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The team here at The Horse Trust recently took part in a horse training day kindly lead by Dr Andrew McLean and our newest arrival, Brave, joined in the session.
Andrew holds a PhD in horse training psychology and regularly teaches at Universities and conferences around the world. He developed and manages the Australian Equine Behaviour Centre, the internationally recognised horse training and behaviour modification centre in Australia, and is a trainer and coach. He is also a Honorary Fellow of the International Society for Equitation Science.
Andrew was accompanied by Lisa Ashton of Equisci, who delivers horse training clinics and workshops throughout the UK & Europe, as well as organising clinics for Dr Andrew McLean in the UK. Lisa has also provided training for our team here at The Horse Trust.
After an introduction from Andrew, the team went across to the ménage, where Vernon, one of our retired police horses, was the chosen horse to take part in a practical demonstration to show how learning theory can be applied to the training of horses. Andrew helped to develop the International Society for Equitation Science’s First Principles of Horse Training , and explained how these can be applied and how they can be used to ensure horses are trained according to their learning and mental abilities.
We also had our recent arrival Brave joining in on the sessions, poking his head through the crowd to see what all the fuss was about! The chosen horses were assessed by Andrew and he demonstrated how scientific horse training principles can be used to train each horse effectively. He highlighted the different strengths and weaknesses in each horse and the best way to handle them. Andrew stressed how important it was never to treat two horses the same. He emphasised that the First Principles of Horse Training should be followed in all horse training situations, but every horse has their own behaviour patterns and personalities, and you have to be able to adapt your training to each horse to get the best out of them.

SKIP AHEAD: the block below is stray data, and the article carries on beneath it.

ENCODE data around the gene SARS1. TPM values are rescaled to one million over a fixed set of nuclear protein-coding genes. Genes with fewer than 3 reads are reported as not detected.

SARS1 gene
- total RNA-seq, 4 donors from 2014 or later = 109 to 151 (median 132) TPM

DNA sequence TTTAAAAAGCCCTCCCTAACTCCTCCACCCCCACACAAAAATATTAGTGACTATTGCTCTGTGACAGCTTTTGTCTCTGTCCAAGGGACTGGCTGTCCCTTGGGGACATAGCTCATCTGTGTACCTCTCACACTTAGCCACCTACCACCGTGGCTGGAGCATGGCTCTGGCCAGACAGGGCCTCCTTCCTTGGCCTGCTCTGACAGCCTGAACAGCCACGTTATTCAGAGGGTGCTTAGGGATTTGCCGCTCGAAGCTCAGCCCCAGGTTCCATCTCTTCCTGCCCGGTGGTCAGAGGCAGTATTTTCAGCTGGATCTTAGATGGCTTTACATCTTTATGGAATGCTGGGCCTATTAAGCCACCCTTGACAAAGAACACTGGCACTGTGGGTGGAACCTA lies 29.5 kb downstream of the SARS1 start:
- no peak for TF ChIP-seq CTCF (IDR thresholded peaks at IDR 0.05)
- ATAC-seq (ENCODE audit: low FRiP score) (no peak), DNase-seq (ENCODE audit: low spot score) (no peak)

Since we specialise in providing respite and retirement for working horses and ponies and a place of sanctuary for horses, ponies and donkeys who have suffered from cruelty or neglect, we have an array of personalities with horses having been trained very differently. On the other side of the spectrum we also have our rescue residents, which in most cases have had little or no human contact before. It was really helpful for Andrew to reiterate the basic principles of horse training as they can be used whilst handling residents from our police horses to rescue cases.
The last session was filled with a catching demonstration, helping the team to identify the safest and most productive way to deal with a horse that is difficult to be caught in the fields. As this is a much larger space, safety is paramount for our team so it was really helpful for Andrew to speak about approach and retreat and give the team some pointers for situations like this. As predicted, our normally cheeky former King’s Troop horse Mr Screwemtight was very co-operative and let Andrew catch him straight away!
Andrew rounded up the day with a question and answer session including an overall conclusion of the day. It was a very educational experience for all here at The Horse Trust, and we are so grateful to have had Andrew and Lisa with us.
International Society for Equitation Science: www.equitationscience.com
Australian Equine Behaviour Centre: www.aebc.com.au